Venture capitalists (VCs), who have been looking for lucrative
proposals in the Indian biotechnology segment for the
last two years, have failed to navigate the potholes in
their investment path unrealistic valuations by
Indian biotech firms and the long gestation period for
the last year, VC funds neither picked up stake in an
Indian biotech company nor sponsored any basic research
and development work. While the global market for the
biotech sector is estimated at $250 billion, the Indian
segment posted sales of just $1 billion in 1999, despite
growing at 20 per cent. This turnover is expected to triple
to $3 billion this year.
V L N Sastry, a leading biotech industry analyst, says:
There is a strong mismatch between the expectation
of the biotech firms and the valuation offered by the
VCs. Besides, the current domestic as well as international
market atmosphere has forced the VC funds to review their
investments programme in the Indian biotech sector.
to a biotech survey on Karnataka, though the total project
investments exceeded Rs 1,000 crore in the last two years,
the sector could only attract VC funding to the tune of
Rs 100 crore, mostly comprising small start-ups funded
with monies ranging from $1 million to $5 million. The
principal VCs accounting for this Rs 100 crore were Global
Technology Ventures, ICICI Ventures, ICF Ventures, Nadathur
Holdings and UTI Venture, besides Small Industries Development
Bank of India (SIDBI).
senior industry analyst says that during 1999-2000, Monsanto
had picked up a 26-per cent stake in Maharashtra Hybrid
Seeds Company for over five times its total business valuation.
In the same period, Agrevo (now Aventis CropSciences)
had picked up a minority stake in Pro Agro for nine times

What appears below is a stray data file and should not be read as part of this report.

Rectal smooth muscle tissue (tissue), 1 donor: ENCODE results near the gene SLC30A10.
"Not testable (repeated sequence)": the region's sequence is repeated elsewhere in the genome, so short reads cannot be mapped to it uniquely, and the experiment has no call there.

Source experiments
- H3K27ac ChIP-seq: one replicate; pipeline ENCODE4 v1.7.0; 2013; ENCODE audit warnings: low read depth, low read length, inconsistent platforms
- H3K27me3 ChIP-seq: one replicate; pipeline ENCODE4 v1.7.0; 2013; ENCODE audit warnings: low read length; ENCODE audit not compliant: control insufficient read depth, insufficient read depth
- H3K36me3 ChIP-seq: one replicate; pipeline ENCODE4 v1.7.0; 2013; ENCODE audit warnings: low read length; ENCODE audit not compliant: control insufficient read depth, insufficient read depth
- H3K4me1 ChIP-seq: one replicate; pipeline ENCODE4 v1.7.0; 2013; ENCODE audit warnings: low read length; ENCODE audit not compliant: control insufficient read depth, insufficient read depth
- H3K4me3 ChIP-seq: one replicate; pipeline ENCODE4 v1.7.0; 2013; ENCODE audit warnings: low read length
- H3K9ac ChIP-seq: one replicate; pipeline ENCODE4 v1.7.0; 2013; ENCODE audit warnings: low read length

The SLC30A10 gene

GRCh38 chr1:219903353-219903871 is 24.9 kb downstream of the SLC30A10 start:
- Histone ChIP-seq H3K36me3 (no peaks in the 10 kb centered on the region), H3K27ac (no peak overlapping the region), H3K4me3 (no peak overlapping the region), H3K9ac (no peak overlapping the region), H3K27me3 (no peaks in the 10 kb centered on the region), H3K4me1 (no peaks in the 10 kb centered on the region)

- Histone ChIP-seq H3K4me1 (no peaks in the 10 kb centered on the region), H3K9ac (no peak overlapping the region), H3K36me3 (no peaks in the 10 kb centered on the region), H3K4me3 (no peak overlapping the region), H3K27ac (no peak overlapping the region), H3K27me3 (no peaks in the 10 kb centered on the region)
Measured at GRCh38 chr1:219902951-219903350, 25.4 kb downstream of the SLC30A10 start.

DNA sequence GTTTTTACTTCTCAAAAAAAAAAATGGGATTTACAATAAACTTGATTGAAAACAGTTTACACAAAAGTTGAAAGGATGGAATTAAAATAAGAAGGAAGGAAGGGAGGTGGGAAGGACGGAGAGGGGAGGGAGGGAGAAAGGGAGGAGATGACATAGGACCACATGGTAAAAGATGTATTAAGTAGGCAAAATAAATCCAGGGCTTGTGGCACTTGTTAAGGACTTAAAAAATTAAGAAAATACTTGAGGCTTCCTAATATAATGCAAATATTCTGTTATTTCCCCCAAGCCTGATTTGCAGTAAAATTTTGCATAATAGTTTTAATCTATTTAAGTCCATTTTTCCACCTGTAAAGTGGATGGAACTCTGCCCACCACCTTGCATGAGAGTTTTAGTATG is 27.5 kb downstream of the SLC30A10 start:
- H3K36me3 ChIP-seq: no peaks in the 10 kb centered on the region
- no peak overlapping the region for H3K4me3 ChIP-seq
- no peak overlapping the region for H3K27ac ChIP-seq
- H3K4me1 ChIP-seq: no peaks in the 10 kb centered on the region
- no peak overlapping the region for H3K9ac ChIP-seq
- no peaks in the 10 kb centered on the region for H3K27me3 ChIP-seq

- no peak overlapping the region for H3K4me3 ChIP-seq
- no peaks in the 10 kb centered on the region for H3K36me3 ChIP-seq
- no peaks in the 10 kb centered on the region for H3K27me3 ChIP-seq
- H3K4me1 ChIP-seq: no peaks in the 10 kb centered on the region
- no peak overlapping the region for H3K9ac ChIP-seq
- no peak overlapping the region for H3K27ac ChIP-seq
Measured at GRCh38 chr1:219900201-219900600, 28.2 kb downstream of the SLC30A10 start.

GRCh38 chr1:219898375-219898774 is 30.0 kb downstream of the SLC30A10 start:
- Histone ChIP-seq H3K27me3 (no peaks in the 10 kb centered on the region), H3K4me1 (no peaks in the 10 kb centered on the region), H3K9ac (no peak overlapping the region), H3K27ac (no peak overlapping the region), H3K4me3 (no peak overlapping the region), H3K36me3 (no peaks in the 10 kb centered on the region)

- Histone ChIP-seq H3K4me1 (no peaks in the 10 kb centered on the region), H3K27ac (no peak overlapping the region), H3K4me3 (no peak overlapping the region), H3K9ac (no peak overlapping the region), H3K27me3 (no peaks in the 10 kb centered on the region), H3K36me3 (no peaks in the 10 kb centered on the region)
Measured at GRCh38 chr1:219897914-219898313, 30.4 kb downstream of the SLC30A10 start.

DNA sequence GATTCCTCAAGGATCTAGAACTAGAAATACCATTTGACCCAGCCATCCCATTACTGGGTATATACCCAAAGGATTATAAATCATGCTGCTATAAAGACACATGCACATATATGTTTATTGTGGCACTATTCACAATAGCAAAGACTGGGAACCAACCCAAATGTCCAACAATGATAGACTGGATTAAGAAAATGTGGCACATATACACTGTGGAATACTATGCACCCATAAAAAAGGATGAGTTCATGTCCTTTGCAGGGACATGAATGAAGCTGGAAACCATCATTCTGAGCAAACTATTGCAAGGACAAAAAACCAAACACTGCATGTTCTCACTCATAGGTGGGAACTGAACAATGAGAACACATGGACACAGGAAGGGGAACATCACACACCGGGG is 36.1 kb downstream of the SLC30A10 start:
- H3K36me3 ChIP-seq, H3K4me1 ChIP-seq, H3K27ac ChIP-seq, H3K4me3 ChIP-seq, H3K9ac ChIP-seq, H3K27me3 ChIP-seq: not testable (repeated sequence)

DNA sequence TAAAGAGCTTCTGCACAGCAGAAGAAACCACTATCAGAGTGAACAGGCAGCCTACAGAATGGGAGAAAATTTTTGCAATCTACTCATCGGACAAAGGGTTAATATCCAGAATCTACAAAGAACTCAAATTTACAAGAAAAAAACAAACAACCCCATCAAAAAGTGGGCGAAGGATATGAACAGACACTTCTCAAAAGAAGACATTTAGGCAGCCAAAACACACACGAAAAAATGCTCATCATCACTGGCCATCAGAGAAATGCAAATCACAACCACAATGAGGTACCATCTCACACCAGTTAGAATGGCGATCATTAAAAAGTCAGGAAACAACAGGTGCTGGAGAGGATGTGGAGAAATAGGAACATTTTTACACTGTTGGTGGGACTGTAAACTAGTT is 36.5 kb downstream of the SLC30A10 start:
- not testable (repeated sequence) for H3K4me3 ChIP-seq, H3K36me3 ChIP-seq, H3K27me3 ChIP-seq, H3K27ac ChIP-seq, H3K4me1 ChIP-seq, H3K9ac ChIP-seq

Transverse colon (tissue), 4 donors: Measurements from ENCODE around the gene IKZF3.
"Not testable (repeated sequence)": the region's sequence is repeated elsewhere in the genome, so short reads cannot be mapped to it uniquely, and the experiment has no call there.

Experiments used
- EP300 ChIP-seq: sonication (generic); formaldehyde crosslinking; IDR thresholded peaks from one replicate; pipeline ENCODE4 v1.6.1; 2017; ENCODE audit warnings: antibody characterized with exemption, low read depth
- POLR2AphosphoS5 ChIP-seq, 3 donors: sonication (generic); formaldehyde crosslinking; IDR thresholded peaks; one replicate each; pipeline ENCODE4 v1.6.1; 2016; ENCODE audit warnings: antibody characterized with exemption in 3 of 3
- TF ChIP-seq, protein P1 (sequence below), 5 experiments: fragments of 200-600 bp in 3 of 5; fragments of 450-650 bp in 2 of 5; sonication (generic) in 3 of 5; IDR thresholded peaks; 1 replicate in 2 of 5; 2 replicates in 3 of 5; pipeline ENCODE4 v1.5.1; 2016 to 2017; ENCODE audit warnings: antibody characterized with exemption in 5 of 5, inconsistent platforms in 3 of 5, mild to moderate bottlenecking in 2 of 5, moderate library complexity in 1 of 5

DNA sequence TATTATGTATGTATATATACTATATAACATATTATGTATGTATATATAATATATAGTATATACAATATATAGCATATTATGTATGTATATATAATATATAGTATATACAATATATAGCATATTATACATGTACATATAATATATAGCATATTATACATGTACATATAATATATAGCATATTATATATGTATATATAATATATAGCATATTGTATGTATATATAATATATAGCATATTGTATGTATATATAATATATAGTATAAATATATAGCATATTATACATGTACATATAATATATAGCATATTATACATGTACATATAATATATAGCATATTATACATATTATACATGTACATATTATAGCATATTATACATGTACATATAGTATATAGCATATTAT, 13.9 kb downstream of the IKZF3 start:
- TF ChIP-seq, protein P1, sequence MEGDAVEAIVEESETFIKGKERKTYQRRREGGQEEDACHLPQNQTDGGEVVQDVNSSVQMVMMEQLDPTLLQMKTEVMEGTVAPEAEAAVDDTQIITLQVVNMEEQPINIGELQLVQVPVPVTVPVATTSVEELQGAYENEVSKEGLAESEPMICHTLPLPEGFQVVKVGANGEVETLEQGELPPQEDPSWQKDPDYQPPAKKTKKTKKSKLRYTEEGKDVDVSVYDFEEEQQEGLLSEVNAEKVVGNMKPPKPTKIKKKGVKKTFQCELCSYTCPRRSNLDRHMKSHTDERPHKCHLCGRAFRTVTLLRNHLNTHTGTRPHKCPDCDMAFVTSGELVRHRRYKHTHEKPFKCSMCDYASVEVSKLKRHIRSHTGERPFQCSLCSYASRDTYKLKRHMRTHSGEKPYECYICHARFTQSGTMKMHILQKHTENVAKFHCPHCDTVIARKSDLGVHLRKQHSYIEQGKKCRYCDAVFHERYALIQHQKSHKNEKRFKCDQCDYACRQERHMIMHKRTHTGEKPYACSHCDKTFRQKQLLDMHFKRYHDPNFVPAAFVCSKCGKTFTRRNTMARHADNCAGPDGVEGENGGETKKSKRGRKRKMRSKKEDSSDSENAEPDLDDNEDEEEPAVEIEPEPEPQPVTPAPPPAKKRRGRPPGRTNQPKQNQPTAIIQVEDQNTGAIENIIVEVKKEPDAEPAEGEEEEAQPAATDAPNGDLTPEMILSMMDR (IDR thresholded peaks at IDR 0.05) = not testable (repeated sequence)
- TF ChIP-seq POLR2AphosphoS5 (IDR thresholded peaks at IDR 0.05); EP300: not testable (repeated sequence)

its total business valuation.
2000-01, ICICI Ventures picked up a 10-per cent in the
Bangalore-based Biocon for Rs 25 crore. The total valuation
given to the companys business was just Rs 250 crore.
During the same year, Morgan Stanley and SBI Mutual Fund
picked up a 6.77-per cent stake in the Hyderabad-based
Shanta Biotechnic for Rs 50 crore.
the Bangalore-based Avastha Gengraine Technologies offloaded
33-per cent stake to ICICI Venture for just Rs 7 crore.
However, in 2001-02, the VCs totally stayed away from
investments in the biotech sector.
leading US-based VC fund backed out after picking up a
20-per cent stake in Bharat Biotech due to differences
of opinion on valuation. The company had projected a valuation
of Rs 1,000 crore, but the VCs projection was only
Rs 600 crore. Last year, Shanta Biotechnic, too, initiated
its second-round funding, but failed to attract any investments.
Though the company offered a low price of Rs 225 per share,
there were no takers.
to a recent survey carried out by the Confederation of
Indian Industry, banks still remain the major financing
source of biotechnology. SIDBI and ICICI Ventures have
committed about 35 per cent each. Internal funding by
individual companies is still insignificant and accounts
for only 10 per cent.
India Finance senior manager Alok Gupta says the long
gestation period involved in the biotech industry has
made VC firms hesitant to invest in biotech firms. The
absence of the proper regulatory mechanism and the Intellectual
Property Rights legislation have made VCs stay away from
Subhash Reddy, the vice-president of the California-based
$125-million e4e Fund: VCs cannot fund projects
taking the discovery route because of their long gestation
periods. VCs have apportioned $15 million to finance Indian
companies, and now there is a dearth of patience
capital among VCs. VCs, who cannot simply lend money
and wait for returns, must generate returns of nearly
25 to 30 per cent compounded year-to-year to satisfy their
investors. While VCs can wait for projects that have a
gestation period of five to seven years, they cannot wait
for projects that may take 17 years.
India chief executive officer Cherian Philip says the
real value creation comes only if the company addresses
issues head on. If it cannot convince the VCs, it
will not get the money. Indasia Fund Advisors chairman
Pradeep Shah says VCs are ready to fund biotech projects
of companies who have large marketing and distribution
networks and strong R&D pipelines. A senior official
with ICIC Venture says VCs face the problem of funding
for life projects that will take seven to eight years
aspect is vivid. There is a clear mismatch between VC
and biotech initiatives, specially start-ups.